How same Sex Couples Face Adoption Hurdles

Alternative lifestyles are the accepted norm in Western culture with few exceptions. Marriage is now legal in a selection of European countries, in some states in the USA and other nations are debating the issue with a view to legislative changes to enable legal recognition of same sex marriages. This leaves few of the main stream rights and legal protection remaining as obstacles of discrimination regarding the alternative lifestyle and gay marriage however, one important and often emotive issue is the adoption of children.

Resistance to this comes in many forms starting with the churches that argue against the biblical sin of such relationships. Christian and most other faiths do not accept homosexuality yet they have been unable to prevent acceptance in law. An uneasy truce exists where silence seems the safest course of action and it is also a fact that some churches are set up by, and for same sex couples to worship without fear of condemnation or discrimination.

Adoption of children is administered by church and state, for this reason there is a significant resistance to the idea of same sex couples legally adopting children. Argued along religious lines, the likelihood of a new generation practicing and accepting homosexuality is difficult for these institutions to reconcile with. Fierce opposition with emotive public positions stated serve to polarise communities against the idea of same sex adoption.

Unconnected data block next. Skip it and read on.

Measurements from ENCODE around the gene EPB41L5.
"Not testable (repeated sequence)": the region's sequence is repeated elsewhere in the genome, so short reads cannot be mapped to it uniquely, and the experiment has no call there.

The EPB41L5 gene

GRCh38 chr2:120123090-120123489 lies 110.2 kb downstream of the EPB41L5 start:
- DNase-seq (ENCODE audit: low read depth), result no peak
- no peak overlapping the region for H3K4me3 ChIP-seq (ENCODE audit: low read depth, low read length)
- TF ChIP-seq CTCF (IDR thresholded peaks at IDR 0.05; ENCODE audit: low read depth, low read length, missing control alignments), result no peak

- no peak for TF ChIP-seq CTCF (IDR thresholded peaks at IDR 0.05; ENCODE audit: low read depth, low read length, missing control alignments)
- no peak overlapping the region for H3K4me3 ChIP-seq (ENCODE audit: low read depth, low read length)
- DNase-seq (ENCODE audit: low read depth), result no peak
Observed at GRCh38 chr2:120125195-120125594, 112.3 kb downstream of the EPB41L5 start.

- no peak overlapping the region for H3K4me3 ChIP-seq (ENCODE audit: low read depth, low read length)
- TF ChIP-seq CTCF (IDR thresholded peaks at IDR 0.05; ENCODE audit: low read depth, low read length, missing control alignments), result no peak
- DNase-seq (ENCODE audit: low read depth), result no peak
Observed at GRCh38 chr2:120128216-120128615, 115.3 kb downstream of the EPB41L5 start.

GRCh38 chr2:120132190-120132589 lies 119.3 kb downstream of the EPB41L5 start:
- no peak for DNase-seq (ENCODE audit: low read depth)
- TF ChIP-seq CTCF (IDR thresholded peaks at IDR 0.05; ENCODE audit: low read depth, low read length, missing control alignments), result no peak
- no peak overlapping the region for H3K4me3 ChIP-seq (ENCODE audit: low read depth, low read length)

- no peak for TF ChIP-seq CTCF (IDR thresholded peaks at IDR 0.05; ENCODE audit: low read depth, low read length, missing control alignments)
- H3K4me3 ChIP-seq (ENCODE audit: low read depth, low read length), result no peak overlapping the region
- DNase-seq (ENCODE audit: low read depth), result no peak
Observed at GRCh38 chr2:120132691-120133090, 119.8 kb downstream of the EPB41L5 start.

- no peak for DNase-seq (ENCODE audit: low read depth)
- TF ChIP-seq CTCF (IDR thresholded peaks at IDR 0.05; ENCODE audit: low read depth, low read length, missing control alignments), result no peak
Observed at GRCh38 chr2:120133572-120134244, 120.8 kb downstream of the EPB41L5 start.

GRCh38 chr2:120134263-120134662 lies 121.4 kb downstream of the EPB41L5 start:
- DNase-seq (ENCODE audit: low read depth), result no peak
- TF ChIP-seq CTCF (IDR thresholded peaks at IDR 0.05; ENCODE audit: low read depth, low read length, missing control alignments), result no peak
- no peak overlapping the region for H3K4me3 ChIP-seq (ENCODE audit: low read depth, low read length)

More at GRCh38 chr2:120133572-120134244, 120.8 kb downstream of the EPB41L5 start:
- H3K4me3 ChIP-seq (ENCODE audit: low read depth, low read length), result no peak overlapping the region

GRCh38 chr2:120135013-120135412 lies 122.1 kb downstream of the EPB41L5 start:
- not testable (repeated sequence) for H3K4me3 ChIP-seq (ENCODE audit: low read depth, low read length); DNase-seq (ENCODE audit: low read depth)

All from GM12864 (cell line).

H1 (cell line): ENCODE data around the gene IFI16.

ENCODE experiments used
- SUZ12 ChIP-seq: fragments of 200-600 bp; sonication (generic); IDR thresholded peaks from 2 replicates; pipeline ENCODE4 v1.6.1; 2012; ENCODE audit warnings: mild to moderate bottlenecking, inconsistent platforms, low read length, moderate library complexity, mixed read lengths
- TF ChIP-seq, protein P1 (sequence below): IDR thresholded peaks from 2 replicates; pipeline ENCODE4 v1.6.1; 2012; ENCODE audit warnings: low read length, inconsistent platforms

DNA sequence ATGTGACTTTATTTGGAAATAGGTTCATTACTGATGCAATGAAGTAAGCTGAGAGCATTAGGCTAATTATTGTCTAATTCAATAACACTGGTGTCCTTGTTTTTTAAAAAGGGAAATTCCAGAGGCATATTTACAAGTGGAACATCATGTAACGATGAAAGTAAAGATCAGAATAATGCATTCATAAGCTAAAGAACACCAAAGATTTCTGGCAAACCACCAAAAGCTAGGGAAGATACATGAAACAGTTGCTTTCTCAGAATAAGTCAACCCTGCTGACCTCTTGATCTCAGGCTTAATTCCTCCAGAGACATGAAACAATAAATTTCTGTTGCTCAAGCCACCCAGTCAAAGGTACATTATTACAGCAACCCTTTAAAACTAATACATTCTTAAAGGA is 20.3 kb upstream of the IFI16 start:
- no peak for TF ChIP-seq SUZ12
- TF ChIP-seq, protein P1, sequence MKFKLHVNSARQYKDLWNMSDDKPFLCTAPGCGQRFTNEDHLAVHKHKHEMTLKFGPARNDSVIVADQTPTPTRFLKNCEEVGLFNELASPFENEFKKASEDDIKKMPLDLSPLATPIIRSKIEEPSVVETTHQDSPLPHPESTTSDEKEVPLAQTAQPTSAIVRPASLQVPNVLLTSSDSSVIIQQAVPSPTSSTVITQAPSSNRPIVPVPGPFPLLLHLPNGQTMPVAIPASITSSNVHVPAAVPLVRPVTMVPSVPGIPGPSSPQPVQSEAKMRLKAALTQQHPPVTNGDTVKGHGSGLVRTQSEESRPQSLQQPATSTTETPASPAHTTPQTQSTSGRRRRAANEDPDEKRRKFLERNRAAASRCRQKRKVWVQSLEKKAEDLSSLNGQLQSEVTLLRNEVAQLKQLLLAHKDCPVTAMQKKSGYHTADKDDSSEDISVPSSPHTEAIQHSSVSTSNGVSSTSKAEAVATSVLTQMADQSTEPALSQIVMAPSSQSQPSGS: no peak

Community perceptions against same sex adoption will often use the argument that children of such relationships will likely suffer at school where peers from conventional families will ostracise and exclude them. Other parents and their prejudices contribute to the negative impact, particularly by disallowing their children to associate with those of gay couples. Irrespective of the fact this is grossly unfair, it is nevertheless a significant risk due to generations of abhorrence to the practice of homosexuality.

Perhaps one day the final barriers of intolerance and prejudice will fall but until then, same sex couples face a continuance of long-fought arguments for acceptance and equal rights in the community. Successes of the last thirty years are an encouragement yet none of the freedoms enjoyed today came without a price. It required significant risk by high profile people that thrust the issue of acceptance and portrayed their lifestyle as a normal state, and a choice people should be free to make. Clearly we still have a way to go.